Archaeological remains and historic structures and landscapes are important tan-gible reminders of this Nation’s rich and diverse cultural heritage, They provide a sense
of our past and contribute in other ways to our quality of life. Yet, in recent years,as the resuIt primarily of population shifts, urban growth, and energy development,
the stresses on these unique, nonrenewable cultural resources have increased dramat-ically. As this assessment makes clear, the appropriate use of a wide variety of preser-vation technologies, many of which were originally developed for applications in naturalscience and engineering, could reduce many of these stresses.
This report presents the primary findings of an assessment requested by the House
Committee on Interior and Insular Affairs. The Subcommittee on Public Lands is carry-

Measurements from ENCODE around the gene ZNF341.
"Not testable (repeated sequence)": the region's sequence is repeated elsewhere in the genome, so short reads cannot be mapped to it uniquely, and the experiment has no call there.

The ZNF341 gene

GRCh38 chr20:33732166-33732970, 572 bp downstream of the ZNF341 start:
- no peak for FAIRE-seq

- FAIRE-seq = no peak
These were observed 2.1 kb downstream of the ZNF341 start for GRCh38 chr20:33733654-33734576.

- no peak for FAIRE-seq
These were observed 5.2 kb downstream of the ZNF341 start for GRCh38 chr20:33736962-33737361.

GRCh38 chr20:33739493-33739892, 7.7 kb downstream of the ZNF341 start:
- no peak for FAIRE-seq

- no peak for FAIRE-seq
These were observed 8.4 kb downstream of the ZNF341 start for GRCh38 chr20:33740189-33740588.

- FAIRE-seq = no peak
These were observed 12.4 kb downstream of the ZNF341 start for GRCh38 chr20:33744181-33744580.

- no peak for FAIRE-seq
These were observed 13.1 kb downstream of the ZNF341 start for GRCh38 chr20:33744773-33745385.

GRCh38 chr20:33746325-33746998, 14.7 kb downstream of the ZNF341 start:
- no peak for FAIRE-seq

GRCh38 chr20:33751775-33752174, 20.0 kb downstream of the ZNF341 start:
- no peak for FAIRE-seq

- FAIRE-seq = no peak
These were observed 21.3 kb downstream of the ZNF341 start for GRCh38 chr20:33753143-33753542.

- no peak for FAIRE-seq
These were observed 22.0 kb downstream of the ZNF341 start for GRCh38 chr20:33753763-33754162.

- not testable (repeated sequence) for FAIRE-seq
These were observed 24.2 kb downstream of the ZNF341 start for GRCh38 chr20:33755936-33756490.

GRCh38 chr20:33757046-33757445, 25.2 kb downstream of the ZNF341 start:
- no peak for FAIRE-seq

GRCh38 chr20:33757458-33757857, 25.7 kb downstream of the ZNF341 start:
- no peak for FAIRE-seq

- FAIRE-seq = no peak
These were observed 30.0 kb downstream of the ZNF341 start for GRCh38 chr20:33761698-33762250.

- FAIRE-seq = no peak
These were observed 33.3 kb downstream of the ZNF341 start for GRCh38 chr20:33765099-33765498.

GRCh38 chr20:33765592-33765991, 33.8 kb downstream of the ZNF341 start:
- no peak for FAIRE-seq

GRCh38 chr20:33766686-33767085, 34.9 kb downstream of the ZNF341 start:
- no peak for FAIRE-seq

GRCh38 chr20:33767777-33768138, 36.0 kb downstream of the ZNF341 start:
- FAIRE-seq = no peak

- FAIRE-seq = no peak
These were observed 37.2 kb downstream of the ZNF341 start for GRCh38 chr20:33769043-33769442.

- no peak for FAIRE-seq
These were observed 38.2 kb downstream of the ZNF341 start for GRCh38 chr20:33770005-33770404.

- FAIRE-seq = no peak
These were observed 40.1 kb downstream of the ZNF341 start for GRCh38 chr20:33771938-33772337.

ing out a major review of how Federal agencies implement Federal preservation pol-icy. This assessment directly supports the Committee’s review by showing how the
uses of certain methods, techniques, as well as tools and equipment can assist Feder-
al, State, and local preservation efforts.
The assessment takes the unusual step of focusing on the applications of preserva-
tion technologies rather than preservation disciplines. It examines the current use of
preservation technologies and identifies research and development needs. It also ex-plores how improvements in Federal policy and implementation can facilitate the more
effective use of technologies appropriate for managing this country’s prehistoric and
historic cultural resources.In undertaking this assessment, OTA sought the contributions of a wide spectrumof knowledgeable and interested individuals. Some provided information and guidance,others reviewed drafts of the report. OTA gratefully acknowledges their contributionsof time and intellectual effort. OTA also appreciates the timely help rendered by a num-
ber of individuals from the National Park Service.
JOHN H. GIBBONS
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